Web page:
When you do business with the Department of the Navy (DON), you are also doing business with Department of Defense (DoD), the Office of Management and Budget, the Small Business Association and Congress. These silent, and not so silent, partners are actively engaged in every deal of significance, and increasingly involved in e-Business.
But, they are especially interested in large intranets such as the Navy Marine Corp Intranet (NMCI). That's because the sharing of information in a secure environment is now dependable enough that we can rely on some entity, beyond our direct control, to provide information services critical to our mission.
It's important to understand what took us in the direction of NMCI. Government is maturing from a structure and method of work that aggregates the outputs of organizations, to one that aggregates information and resources focused on mission. This evolution means increased interdependency and that makes everyone nervous. But, this change has such great potential, and must be embraced.
Organizations, like people, move from independence to interdependence as they mature. We are interdependent in ways that we don't think about anymore. For example, most of us don't have water wells. We depend on the municipal water supply. We don't grow our own food, build our own homes or generate our own power, yet all these things are critical to our survival. We would rather devote our time and talents to things we enjoy and are good at.
The same is true for the DON. We decided that the public infrastructure for information technology (IT) was mature enough that we could depend on it, rather than own and operate ours. We also realized that the IT infrastructure could be treated like a utility that someone else capitalized, operated and maintained.
We, therefore, decided to buy IT as a service. It meant becoming dependent on someone outside our organizational structure for something as vital as IT service. That was not an easy decision. Its full implications will not be known for some time. The uncertainty that always comes with change is a challenge for those who are not fully aware of the benefits. Yet, we see benefits in five areas. NMCI will provide:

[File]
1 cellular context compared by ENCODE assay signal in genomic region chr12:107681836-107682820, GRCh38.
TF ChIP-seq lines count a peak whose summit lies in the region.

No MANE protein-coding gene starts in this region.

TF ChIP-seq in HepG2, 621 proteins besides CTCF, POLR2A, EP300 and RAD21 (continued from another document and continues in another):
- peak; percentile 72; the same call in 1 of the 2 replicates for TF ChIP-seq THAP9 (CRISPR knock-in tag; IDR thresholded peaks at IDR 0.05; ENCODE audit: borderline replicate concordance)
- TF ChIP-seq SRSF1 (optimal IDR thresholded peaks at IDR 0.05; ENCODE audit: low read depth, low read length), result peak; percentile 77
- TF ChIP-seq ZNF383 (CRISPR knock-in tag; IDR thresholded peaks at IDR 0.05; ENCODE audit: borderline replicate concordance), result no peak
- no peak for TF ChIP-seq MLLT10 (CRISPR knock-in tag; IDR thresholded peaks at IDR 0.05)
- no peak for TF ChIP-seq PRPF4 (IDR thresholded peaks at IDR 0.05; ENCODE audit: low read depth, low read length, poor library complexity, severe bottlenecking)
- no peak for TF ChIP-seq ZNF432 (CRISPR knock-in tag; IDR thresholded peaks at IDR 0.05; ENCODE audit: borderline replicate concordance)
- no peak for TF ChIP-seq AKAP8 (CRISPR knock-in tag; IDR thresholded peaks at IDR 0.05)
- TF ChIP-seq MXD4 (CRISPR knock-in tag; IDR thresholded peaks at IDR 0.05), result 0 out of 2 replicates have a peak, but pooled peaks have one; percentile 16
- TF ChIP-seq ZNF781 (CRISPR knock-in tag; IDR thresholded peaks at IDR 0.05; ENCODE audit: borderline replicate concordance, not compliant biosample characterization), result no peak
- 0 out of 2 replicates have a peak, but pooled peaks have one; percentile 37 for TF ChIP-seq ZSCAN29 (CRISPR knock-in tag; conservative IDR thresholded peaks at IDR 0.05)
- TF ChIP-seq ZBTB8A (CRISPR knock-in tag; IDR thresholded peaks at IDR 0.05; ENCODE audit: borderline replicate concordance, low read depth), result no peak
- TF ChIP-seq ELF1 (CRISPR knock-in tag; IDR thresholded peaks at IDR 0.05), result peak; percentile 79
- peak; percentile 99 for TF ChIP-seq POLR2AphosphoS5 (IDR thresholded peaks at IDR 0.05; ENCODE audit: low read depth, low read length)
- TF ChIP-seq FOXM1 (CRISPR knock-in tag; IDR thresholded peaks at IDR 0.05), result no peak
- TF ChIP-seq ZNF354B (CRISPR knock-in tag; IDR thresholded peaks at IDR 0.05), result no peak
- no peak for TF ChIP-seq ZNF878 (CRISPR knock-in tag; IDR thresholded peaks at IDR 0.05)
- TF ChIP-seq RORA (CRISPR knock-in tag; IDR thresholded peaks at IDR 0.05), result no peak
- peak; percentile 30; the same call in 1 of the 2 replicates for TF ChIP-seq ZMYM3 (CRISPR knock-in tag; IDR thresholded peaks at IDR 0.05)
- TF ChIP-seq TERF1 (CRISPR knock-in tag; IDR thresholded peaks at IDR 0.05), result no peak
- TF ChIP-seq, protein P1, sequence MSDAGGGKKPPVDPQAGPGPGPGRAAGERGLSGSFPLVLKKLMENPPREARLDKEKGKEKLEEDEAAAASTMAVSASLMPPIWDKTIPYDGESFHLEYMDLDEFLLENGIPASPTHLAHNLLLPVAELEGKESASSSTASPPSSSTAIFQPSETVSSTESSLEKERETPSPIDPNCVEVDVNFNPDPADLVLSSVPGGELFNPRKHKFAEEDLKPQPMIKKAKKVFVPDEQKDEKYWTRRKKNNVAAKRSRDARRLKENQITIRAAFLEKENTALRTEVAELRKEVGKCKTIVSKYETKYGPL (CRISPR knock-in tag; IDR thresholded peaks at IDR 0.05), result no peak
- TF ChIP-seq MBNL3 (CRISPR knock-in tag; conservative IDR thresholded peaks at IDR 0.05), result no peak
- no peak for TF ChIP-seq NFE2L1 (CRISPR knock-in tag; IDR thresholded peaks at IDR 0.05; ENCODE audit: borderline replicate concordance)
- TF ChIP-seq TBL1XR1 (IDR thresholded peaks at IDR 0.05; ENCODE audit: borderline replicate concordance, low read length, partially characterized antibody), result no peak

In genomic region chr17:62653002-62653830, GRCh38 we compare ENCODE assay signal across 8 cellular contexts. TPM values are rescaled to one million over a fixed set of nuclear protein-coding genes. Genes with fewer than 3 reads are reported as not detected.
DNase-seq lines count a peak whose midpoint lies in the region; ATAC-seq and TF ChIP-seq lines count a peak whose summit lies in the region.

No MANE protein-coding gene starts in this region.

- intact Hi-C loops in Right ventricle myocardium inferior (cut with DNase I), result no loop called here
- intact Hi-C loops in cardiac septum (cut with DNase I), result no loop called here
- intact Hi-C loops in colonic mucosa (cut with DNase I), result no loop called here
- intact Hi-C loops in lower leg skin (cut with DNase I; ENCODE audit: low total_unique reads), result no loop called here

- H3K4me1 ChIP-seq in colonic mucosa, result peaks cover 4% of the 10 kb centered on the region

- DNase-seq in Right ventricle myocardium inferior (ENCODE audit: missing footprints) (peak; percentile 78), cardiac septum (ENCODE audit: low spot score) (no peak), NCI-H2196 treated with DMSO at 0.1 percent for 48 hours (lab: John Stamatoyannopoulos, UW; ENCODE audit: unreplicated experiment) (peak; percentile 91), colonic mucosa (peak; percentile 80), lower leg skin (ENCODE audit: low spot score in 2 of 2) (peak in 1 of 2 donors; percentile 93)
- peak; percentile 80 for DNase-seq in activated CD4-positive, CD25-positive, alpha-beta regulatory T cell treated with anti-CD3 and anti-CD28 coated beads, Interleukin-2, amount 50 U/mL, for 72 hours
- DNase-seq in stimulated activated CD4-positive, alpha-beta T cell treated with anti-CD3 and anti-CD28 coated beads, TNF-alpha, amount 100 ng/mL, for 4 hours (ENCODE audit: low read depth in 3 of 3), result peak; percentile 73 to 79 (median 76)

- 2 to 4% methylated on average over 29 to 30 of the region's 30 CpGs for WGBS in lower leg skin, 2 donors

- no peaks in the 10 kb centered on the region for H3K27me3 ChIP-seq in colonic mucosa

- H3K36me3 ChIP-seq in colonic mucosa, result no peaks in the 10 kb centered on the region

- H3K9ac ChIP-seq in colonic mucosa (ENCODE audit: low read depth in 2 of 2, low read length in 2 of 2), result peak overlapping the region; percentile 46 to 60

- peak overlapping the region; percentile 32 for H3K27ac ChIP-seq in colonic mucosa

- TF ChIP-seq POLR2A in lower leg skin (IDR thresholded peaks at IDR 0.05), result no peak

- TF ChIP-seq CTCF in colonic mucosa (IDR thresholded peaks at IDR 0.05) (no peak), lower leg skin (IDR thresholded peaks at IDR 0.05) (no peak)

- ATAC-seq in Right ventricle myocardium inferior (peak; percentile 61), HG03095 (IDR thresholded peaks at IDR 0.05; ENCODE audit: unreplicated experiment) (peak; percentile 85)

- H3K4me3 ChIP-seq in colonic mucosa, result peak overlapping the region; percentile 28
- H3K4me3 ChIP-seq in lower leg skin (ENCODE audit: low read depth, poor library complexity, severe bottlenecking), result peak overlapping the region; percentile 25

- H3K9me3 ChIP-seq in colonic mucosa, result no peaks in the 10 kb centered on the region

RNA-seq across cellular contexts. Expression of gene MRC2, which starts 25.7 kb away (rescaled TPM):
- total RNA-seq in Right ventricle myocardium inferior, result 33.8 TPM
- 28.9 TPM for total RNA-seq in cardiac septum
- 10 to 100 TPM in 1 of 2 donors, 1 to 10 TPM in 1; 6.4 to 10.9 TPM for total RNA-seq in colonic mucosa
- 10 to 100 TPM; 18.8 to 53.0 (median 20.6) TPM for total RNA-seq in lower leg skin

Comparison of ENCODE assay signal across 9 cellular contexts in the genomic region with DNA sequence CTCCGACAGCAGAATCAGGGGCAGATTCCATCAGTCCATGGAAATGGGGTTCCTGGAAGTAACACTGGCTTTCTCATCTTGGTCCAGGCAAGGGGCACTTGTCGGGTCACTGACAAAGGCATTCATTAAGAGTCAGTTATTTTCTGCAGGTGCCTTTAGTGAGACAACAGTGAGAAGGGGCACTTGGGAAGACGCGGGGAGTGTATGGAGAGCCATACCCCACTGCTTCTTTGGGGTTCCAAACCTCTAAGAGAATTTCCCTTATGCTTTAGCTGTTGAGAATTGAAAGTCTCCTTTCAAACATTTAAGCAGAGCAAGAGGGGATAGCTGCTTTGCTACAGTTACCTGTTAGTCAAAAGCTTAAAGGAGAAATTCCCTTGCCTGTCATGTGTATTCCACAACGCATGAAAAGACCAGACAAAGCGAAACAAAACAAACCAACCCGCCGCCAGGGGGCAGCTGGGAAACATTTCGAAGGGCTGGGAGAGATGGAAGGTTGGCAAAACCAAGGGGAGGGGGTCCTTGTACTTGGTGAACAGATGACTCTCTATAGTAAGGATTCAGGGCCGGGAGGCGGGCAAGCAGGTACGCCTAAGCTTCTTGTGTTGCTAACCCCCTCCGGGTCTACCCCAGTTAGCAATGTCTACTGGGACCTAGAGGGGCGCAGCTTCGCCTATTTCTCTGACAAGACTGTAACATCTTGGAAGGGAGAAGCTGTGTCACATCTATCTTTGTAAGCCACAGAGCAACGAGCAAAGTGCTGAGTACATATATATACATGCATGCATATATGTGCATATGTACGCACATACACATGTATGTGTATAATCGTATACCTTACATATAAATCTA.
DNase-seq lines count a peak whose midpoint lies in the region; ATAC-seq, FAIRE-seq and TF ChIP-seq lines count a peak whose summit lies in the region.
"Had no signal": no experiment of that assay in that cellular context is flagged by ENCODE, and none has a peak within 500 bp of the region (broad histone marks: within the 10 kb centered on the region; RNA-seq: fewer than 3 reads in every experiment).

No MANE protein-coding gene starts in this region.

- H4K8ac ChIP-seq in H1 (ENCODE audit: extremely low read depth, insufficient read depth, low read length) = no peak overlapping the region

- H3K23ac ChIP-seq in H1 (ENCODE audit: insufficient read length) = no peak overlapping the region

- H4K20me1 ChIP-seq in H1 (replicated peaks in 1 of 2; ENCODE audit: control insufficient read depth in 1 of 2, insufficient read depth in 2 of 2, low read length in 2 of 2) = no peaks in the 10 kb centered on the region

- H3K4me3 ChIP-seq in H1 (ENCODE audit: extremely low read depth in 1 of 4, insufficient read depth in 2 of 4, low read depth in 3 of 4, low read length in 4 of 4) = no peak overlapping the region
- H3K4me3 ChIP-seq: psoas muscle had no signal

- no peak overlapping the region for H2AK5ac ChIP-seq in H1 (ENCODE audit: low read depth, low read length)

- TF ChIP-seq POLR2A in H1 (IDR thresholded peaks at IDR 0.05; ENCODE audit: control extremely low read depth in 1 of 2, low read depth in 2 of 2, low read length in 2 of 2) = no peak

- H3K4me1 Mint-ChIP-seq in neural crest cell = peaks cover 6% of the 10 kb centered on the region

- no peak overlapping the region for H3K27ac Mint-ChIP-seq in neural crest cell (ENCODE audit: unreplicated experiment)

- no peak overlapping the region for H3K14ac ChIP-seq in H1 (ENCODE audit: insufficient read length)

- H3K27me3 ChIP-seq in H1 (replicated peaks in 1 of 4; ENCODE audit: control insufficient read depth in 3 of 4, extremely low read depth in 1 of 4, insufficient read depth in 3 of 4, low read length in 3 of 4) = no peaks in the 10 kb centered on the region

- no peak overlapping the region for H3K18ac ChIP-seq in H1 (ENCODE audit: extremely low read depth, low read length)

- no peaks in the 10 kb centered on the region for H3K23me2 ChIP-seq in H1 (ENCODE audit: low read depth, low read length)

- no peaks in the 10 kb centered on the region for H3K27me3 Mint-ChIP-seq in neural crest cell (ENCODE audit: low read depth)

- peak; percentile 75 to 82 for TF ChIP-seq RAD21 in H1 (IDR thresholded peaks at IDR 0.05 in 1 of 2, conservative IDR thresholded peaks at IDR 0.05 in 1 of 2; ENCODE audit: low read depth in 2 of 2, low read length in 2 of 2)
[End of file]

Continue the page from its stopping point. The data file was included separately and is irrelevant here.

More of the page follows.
•Improved Security: NMCI will eliminate points of entry; support multi-layered defense; allow fielding of public key infrastructure (PKI) and smart card; provide new tools for intrusion detection; enable independent validation; establish quantitative measures of effectiveness; and provide incentives for improvement.
•Improved Quality of Service: NMCI will have service level agreements (SLAs) embedded in the contract with penalties and rewards; establish incentives for end-user satisfaction; conduct technology refreshes; provide 100 MBps to every desktop; and maintain 99.9 percent availability.
•Improved Management Oversight: NMCI will result in visibility of the true cost of IT; pursue best value; and follow on-line metrics.
•Economies of Scale: NMCI will yield savings in cost per unit of service support, adding 54,000 more users; establish a high performance network that supports thin client, remote server farms, regional and global network operations centers (NOCs); provide commonality, reducing configuration management and maintenance costs; maintain a centralized help desk; possess enterprise software licenses; support new applications; rely on trend monitoring to prevent 60 percent of downtime events.
•Personnel Efficiencies: NMCI will reduce training time; provide high quality video teleconferencing (VTC) that reduces travel; allow talent to be focused on core mission.
To achieve these benefits, we had to contract with industry differently than previously. We had to make ourselves look like a commercial customer. We wanted to take advantage of the business process and tools developed to suppor